Then at my next job, the team lead role grew around me, because the real manager left (due to stress, I should mention, because the company had no interest in improving processes). I was the only one with the courage (or anal-retentiveness) to organize and dole out JIRAs, act as an SME, and sometimes go to meetings. Then the idiots promoted me for doing what I was doing anyway. I didn’t need to lead anyone–they maintained themselves. And the term “leader” was pointless because no matter how much I complained about what we needed, no one was interested in getting it. In the end, I left because I was sick of repeating myself for the reasons why XYZ didn’t do the thing they think it should have done. That and I got a douchebag middle manager who was only interested in keeping his bosses happy, not about the team’s goals and obstacles.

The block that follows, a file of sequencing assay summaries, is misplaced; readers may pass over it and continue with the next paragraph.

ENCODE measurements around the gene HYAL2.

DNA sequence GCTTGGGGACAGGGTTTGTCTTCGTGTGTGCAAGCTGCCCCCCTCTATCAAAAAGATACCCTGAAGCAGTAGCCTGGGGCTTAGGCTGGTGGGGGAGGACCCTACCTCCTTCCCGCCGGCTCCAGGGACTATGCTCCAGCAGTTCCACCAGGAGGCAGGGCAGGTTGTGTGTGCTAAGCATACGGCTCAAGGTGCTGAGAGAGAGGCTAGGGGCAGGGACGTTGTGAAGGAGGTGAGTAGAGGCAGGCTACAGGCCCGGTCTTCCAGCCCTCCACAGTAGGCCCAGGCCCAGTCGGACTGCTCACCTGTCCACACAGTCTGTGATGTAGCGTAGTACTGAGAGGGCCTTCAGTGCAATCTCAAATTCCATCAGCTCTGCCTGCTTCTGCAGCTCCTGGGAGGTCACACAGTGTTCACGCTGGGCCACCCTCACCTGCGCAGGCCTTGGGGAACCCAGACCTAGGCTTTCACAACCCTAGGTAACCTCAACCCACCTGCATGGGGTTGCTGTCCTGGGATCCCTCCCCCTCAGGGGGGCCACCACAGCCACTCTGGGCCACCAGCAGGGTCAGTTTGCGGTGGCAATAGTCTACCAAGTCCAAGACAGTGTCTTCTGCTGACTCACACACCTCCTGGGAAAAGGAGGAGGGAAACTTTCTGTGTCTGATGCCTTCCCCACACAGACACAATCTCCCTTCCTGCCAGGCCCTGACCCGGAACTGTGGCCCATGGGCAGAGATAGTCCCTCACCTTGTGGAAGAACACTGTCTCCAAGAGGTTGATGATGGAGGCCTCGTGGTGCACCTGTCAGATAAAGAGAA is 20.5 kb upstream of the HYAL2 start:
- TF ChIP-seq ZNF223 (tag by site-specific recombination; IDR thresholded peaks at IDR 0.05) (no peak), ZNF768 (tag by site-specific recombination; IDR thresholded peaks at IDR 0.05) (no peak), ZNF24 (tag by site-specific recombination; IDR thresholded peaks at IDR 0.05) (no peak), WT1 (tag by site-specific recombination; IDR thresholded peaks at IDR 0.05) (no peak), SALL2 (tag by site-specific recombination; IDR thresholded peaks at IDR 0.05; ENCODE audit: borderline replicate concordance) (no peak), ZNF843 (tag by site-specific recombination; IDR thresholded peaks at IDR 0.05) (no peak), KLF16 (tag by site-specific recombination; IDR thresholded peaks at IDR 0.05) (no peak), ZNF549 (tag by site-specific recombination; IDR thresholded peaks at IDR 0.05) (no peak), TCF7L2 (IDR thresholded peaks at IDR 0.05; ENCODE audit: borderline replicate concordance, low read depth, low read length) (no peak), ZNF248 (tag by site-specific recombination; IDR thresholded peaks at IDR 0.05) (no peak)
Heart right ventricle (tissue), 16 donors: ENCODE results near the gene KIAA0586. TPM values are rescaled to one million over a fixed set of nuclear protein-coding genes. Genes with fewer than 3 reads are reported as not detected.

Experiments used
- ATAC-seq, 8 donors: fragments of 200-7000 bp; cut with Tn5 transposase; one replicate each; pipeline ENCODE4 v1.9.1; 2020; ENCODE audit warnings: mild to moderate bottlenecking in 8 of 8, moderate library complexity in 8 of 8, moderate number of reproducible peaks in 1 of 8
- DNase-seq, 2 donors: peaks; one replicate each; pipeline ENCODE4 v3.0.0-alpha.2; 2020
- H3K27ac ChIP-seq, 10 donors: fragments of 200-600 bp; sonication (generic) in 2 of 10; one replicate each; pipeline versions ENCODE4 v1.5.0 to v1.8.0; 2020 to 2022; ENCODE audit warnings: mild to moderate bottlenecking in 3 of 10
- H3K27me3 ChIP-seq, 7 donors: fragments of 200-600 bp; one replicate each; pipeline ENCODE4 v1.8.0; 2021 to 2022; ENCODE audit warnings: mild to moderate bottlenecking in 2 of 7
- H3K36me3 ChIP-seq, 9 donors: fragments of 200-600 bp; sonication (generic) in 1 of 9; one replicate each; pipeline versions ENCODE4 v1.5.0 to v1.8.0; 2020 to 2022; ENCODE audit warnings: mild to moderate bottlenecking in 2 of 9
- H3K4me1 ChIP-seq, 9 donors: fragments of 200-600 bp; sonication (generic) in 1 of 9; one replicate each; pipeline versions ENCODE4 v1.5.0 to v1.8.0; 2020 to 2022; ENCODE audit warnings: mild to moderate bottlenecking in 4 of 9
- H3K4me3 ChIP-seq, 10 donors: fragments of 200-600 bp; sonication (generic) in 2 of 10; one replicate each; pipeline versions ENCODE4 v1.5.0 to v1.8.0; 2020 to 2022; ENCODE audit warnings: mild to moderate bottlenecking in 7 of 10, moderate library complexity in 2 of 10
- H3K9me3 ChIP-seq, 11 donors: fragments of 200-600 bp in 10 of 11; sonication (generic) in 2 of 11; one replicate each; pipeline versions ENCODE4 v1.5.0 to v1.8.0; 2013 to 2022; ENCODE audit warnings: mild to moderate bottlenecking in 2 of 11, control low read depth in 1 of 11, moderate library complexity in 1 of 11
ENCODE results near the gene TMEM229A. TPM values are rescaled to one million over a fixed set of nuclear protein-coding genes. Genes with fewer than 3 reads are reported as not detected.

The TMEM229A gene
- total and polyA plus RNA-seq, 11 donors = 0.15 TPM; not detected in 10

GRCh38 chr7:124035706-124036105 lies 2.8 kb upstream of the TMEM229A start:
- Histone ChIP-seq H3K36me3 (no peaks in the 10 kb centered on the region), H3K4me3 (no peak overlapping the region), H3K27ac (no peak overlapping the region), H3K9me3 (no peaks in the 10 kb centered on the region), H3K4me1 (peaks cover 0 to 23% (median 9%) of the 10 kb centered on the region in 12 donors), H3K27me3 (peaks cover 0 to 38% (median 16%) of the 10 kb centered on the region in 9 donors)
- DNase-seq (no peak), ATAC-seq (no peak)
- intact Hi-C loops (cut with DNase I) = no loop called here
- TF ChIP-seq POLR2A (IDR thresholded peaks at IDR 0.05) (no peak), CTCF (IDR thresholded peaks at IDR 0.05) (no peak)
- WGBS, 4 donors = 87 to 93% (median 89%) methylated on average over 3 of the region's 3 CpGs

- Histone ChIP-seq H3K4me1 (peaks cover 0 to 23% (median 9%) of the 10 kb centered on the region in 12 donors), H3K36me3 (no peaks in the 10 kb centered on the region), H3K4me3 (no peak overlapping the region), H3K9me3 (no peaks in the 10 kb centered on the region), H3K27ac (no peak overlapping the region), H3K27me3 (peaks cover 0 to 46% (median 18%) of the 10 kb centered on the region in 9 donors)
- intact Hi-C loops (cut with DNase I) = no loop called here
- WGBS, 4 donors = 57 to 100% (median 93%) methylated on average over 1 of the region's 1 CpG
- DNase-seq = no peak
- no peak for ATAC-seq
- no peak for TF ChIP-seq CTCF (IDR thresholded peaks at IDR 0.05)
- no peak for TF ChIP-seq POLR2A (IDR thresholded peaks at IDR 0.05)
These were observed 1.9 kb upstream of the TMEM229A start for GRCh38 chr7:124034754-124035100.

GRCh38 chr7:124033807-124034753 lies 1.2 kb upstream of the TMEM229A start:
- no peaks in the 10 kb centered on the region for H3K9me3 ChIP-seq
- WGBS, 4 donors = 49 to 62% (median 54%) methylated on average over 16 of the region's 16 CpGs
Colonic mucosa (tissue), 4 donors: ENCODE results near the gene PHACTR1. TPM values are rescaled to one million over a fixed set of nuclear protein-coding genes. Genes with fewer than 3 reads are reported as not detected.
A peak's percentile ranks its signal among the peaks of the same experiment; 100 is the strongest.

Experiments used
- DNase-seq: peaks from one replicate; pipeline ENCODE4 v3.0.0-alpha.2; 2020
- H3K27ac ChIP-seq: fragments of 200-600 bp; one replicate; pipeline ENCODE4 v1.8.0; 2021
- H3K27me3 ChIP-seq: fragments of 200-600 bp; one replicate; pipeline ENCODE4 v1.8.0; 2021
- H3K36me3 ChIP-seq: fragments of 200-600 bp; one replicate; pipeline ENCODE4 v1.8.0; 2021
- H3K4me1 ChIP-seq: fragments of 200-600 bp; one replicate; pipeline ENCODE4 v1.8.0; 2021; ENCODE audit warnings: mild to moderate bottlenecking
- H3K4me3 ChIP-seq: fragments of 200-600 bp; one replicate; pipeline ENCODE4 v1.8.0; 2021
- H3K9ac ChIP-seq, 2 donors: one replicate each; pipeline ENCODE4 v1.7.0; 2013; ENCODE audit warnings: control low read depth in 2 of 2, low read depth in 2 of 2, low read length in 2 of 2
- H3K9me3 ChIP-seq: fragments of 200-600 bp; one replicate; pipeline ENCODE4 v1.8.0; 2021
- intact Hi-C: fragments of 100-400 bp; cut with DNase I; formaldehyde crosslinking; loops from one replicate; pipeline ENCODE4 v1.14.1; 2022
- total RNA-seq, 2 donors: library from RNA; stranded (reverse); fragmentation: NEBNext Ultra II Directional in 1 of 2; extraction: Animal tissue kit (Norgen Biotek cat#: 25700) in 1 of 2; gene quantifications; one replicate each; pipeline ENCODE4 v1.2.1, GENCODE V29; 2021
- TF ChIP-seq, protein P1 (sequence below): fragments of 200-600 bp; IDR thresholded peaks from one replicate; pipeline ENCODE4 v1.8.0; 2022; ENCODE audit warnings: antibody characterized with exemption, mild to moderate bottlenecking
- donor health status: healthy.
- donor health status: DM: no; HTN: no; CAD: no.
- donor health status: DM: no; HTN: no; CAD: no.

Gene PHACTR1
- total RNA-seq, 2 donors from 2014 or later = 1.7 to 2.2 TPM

fry power hungry asshole meme

But remembering those times, I realized I kind of missed it. Maybe it was the feeling of authority and reverence and esteem, or being seen as someone with a valuable perspective, not just a grunt. But then I remind myself: “If this company thought it could save 0.1% of its budget by firing me, it would not hesitate”. I can’t remember where I heard it from, but that’s what I always remember. Business holds no loyalty to you. It doesn’t even know your name.

So yeah, leadership. It’s not for everyone. Maybe I’m good and don’t know it, but I’d need the right environment and support to thrive. And introverts rarely make good leaders. You need charisma and the ability to be eloquent unscripted.

It’s not like you get to direct people to carry boxes. It’s that you make sure others are carrying boxes while you carry bigger boxes. Everyone loves you for carrying those boxes, but no one helps you carry them.

Eric Juneau is a software engineer and novelist on his lunch breaks. In 2016, his first novel, Merm-8, was published by eTreasures. He lives in, was born in, and refuses to leave, Minnesota. You can find him talking about movies, video games, and Disney princesses at http://www.ericjuneaubooks.com where he details his journey to become a capital A Author.